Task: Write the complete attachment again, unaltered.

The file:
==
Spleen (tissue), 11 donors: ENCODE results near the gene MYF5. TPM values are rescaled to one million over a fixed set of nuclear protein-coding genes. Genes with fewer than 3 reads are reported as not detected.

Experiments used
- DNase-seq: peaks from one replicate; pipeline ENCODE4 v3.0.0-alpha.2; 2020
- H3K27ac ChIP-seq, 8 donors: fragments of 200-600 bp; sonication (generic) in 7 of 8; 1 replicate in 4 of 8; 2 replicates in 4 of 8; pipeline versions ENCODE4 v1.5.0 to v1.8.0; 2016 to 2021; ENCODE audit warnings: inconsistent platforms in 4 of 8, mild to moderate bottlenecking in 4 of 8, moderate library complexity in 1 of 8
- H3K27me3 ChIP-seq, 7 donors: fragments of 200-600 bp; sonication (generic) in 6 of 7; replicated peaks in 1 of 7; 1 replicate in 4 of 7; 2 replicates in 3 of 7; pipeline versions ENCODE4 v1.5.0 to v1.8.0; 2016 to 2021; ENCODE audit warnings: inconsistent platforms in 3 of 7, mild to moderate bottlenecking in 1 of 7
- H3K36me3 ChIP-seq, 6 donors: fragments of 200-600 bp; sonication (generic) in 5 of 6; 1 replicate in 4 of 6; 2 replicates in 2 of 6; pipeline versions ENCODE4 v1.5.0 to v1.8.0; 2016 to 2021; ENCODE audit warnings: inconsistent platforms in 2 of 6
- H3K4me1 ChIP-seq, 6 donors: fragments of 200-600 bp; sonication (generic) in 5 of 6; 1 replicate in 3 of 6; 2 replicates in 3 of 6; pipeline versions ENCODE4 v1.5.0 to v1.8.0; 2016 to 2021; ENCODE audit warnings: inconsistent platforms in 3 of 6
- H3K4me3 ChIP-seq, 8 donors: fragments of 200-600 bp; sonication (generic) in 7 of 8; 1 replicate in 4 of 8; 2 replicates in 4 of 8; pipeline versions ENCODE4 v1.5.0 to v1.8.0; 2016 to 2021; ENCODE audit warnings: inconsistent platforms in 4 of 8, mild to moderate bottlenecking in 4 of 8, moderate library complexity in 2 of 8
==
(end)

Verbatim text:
Spleen (tissue), 11 donors: ENCODE results near the gene MYF5. TPM values are rescaled to one million over a fixed set of nuclear protein-coding genes. Genes with fewer than 3 reads are reported as not detected.

Experiments used
- DNase-seq: peaks from one replicate; pipeline ENCODE4 v3.0.0-alpha.2; 2020
- H3K27ac ChIP-seq, 8 donors: fragments of 200-600 bp; sonication (generic) in 7 of 8; 1 replicate in 4 of 8; 2 replicates in 4 of 8; pipeline versions ENCODE4 v1.5.0 to v1.8.0; 2016 to 2021; ENCODE audit warnings: inconsistent platforms in 4 of 8, mild to moderate bottlenecking in 4 of 8, moderate library complexity in 1 of 8
- H3K27me3 ChIP-seq, 7 donors: fragments of 200-600 bp; sonication (generic) in 6 of 7; replicated peaks in 1 of 7; 1 replicate in 4 of 7; 2 replicates in 3 of 7; pipeline versions ENCODE4 v1.5.0 to v1.8.0; 2016 to 2021; ENCODE audit warnings: inconsistent platforms in 3 of 7, mild to moderate bottlenecking in 1 of 7
- H3K36me3 ChIP-seq, 6 donors: fragments of 200-600 bp; sonication (generic) in 5 of 6; 1 replicate in 4 of 6; 2 replicates in 2 of 6; pipeline versions ENCODE4 v1.5.0 to v1.8.0; 2016 to 2021; ENCODE audit warnings: inconsistent platforms in 2 of 6
- H3K4me1 ChIP-seq, 6 donors: fragments of 200-600 bp; sonication (generic) in 5 of 6; 1 replicate in 3 of 6; 2 replicates in 3 of 6; pipeline versions ENCODE4 v1.5.0 to v1.8.0; 2016 to 2021; ENCODE audit warnings: inconsistent platforms in 3 of 6
- H3K4me3 ChIP-seq, 8 donors: fragments of 200-600 bp; sonication (generic) in 7 of 8; 1 replicate in 4 of 8; 2 replicates in 4 of 8; pipeline versions ENCODE4 v1.5.0 to v1.8.0; 2016 to 2021; ENCODE audit warnings: inconsistent platforms in 4 of 8, mild to moderate bottlenecking in 4 of 8, moderate library complexity in 2 of 8